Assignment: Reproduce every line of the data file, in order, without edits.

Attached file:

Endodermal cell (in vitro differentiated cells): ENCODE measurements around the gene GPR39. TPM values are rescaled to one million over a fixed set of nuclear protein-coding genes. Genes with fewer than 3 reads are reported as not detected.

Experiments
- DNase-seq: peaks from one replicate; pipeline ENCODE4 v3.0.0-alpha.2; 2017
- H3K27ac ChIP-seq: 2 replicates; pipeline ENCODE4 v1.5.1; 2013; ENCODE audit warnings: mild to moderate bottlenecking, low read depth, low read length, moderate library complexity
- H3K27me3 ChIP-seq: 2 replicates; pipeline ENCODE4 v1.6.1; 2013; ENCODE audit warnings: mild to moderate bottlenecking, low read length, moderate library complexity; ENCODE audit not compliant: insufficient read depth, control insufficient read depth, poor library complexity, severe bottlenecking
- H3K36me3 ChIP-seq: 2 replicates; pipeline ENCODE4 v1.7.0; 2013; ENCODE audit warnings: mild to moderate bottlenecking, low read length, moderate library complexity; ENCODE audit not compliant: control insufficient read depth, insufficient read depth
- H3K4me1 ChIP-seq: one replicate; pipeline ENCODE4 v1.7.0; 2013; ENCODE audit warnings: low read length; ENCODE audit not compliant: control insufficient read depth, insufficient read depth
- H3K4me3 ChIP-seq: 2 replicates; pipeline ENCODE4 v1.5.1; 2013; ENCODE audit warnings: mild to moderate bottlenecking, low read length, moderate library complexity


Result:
Endodermal cell (in vitro differentiated cells): ENCODE measurements around the gene GPR39. TPM values are rescaled to one million over a fixed set of nuclear protein-coding genes. Genes with fewer than 3 reads are reported as not detected.

Experiments
- DNase-seq: peaks from one replicate; pipeline ENCODE4 v3.0.0-alpha.2; 2017
- H3K27ac ChIP-seq: 2 replicates; pipeline ENCODE4 v1.5.1; 2013; ENCODE audit warnings: mild to moderate bottlenecking, low read depth, low read length, moderate library complexity
- H3K27me3 ChIP-seq: 2 replicates; pipeline ENCODE4 v1.6.1; 2013; ENCODE audit warnings: mild to moderate bottlenecking, low read length, moderate library complexity; ENCODE audit not compliant: insufficient read depth, control insufficient read depth, poor library complexity, severe bottlenecking
- H3K36me3 ChIP-seq: 2 replicates; pipeline ENCODE4 v1.7.0; 2013; ENCODE audit warnings: mild to moderate bottlenecking, low read length, moderate library complexity; ENCODE audit not compliant: control insufficient read depth, insufficient read depth
- H3K4me1 ChIP-seq: one replicate; pipeline ENCODE4 v1.7.0; 2013; ENCODE audit warnings: low read length; ENCODE audit not compliant: control insufficient read depth, insufficient read depth
- H3K4me3 ChIP-seq: 2 replicates; pipeline ENCODE4 v1.5.1; 2013; ENCODE audit warnings: mild to moderate bottlenecking, low read length, moderate library complexity